“When I woke up to get ready for school, I was really scared. That was a hard morning,” Kayla told the Journal.
While local public schools were closed the day after the shooting for security reasons, the private Jewish day school Kayla attends held classes as a result of the security already in place there. However, the school’s social worker came and spoke to the children, and the first hour of classes was canceled.
“It was a really heartfelt hour,” Kayla said. “It was emotional, but they kept asking us how we were and tried to calm us down.”
During Sukkot, Akselrad said he spent time doing a “trust walk” with the 15- and 16-year-old youths at Ner Tamid. The teens wrote prayers, wishes and poems and hung them in the sukkah. “They talked about their hope for healing and no more gun violence,” Akselrad said.
Yonina Kronfeld Schnee, a P’nai Tikvah member and special education teacher who lived in Israel for more than a decade, said the community came together following the shooting spree.
“I always felt safer in Israel than anywhere else because Israel is more prepared for things like this,” she said.
Journalist Chris Sieroty had attended Yom Kippur services at Beth Sholom, a Conservative shul in Las Vegas, and was staying at the Mirage on the Strip for a conference when he heard sirens on Oct. 1. Initially, he thought nothing of it.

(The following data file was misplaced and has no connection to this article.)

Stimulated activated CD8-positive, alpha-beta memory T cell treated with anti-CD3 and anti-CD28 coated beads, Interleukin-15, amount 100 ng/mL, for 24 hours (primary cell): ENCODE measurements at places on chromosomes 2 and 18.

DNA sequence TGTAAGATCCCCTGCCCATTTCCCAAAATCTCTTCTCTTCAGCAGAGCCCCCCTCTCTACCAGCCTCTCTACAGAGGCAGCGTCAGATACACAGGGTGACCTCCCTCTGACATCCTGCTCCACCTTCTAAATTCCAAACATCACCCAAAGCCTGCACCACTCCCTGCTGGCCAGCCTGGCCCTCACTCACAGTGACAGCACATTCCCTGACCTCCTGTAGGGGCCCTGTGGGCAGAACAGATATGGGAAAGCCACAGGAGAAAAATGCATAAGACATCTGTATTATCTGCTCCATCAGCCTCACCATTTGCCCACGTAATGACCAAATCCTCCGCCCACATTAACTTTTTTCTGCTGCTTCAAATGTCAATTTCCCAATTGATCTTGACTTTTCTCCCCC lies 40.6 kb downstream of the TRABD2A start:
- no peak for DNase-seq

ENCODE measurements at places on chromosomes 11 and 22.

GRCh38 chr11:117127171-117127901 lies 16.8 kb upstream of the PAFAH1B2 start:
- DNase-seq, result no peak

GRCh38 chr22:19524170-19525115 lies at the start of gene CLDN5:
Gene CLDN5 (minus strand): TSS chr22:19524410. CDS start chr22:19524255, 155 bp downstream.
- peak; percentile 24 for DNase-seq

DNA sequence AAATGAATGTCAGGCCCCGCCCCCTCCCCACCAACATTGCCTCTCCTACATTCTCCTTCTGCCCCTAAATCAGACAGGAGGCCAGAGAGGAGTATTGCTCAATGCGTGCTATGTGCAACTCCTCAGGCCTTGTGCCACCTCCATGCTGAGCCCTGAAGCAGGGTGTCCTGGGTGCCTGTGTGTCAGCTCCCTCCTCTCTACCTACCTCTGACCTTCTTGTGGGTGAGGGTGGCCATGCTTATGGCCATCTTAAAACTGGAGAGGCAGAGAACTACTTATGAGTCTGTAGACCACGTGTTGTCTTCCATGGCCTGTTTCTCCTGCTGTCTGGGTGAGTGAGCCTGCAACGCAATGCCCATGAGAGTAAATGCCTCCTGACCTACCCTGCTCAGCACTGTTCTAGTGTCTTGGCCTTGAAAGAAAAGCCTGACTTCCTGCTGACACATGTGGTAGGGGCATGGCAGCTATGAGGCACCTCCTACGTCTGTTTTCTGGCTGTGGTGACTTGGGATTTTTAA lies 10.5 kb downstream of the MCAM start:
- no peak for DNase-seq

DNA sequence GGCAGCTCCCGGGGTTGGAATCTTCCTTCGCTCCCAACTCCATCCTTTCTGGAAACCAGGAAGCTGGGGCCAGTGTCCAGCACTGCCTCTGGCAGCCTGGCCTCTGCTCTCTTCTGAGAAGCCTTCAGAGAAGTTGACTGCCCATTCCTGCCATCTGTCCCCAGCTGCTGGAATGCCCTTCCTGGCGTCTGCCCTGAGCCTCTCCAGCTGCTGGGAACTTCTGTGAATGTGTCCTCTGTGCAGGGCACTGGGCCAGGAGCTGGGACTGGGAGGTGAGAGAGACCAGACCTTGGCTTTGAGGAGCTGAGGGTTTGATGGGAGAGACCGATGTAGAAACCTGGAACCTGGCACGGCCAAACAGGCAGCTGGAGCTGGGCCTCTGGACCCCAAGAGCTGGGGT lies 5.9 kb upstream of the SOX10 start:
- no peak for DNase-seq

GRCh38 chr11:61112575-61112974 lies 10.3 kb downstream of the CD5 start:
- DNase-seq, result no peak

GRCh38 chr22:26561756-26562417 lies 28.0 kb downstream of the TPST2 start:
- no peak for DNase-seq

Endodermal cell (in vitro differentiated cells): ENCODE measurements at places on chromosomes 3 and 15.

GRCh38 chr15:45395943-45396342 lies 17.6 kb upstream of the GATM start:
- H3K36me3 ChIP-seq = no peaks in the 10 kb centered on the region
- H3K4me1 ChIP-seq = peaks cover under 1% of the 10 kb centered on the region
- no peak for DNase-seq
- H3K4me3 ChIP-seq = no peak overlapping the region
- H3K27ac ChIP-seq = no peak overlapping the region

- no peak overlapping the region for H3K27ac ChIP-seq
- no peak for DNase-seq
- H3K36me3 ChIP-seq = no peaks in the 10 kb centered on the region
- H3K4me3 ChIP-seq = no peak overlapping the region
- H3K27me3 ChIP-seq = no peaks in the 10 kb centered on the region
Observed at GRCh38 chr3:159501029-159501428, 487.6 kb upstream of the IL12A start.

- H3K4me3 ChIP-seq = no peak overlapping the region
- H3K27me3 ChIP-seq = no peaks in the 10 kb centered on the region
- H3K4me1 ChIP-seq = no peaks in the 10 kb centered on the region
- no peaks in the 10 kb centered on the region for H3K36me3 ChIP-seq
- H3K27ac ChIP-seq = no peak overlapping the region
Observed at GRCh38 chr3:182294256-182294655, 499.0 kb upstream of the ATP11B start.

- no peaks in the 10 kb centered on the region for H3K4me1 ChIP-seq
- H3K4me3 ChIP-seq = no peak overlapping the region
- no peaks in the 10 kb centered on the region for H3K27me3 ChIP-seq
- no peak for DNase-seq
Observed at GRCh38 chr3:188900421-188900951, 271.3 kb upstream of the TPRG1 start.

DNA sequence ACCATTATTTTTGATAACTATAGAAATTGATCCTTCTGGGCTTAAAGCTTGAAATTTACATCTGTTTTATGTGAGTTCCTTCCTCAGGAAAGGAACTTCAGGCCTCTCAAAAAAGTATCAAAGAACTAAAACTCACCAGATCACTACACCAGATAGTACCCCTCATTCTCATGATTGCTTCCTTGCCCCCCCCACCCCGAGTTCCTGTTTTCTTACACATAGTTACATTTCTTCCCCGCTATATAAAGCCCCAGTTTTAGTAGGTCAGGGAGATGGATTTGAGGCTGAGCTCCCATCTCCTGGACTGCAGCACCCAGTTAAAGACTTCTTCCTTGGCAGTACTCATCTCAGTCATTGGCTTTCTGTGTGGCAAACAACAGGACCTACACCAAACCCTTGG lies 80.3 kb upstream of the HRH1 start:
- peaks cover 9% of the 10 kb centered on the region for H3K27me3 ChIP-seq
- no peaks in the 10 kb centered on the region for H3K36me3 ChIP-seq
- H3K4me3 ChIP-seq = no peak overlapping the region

“It’s Vegas,” he said. “If you’ve lived here long enough, you always hear sirens on the Strip.”
But then his phone started buzzing. It was his niece who lives in Israel and is in the army calling to see if he was safe.
“I thought, ‘What’s she doing calling so late?’ so I didn’t pick it up,” he said. “But then I looked out the window and saw all the police, and the Strip was empty.”
He later realized that was because everyone had run into the casinos. Sieroty said he tried to get downstairs to see what was happening but the Mirage wasn’t letting people move about due to the concern that there might be another active shooter in the area.
More than a week after the shooting, the community now is focusing on how to move forward.
“The shooting affected everybody, and I suspect that the shock and the grief that initially fell over the city will give way to a plethora of other emotions, including anger and hopefully action,” Mintz said. “The prayers that sprung up will hopefully become what Abraham Joshua Heschel said: We will pray with our feet.”
Mintz said she hopes that will translate into “some sort of change that includes common-sense regulations for both firearms and for mental health.”
Akselrad echoed Mintz’s sentiments, adding, “We have to get involved in whatever we can do to help stop this horrific violence that guns cause.”
Polikoff said the Federation is thinking about “the long game.”
“We’re working with the Israeli Trauma Coalition and hoping to bring some of the Israeli expertise out here to help people deal with the trauma, the mental trauma,” he said. “The physical trauma will heal, but those first responders and those who were there that night are going to need help in the future, whether they know it now or not.”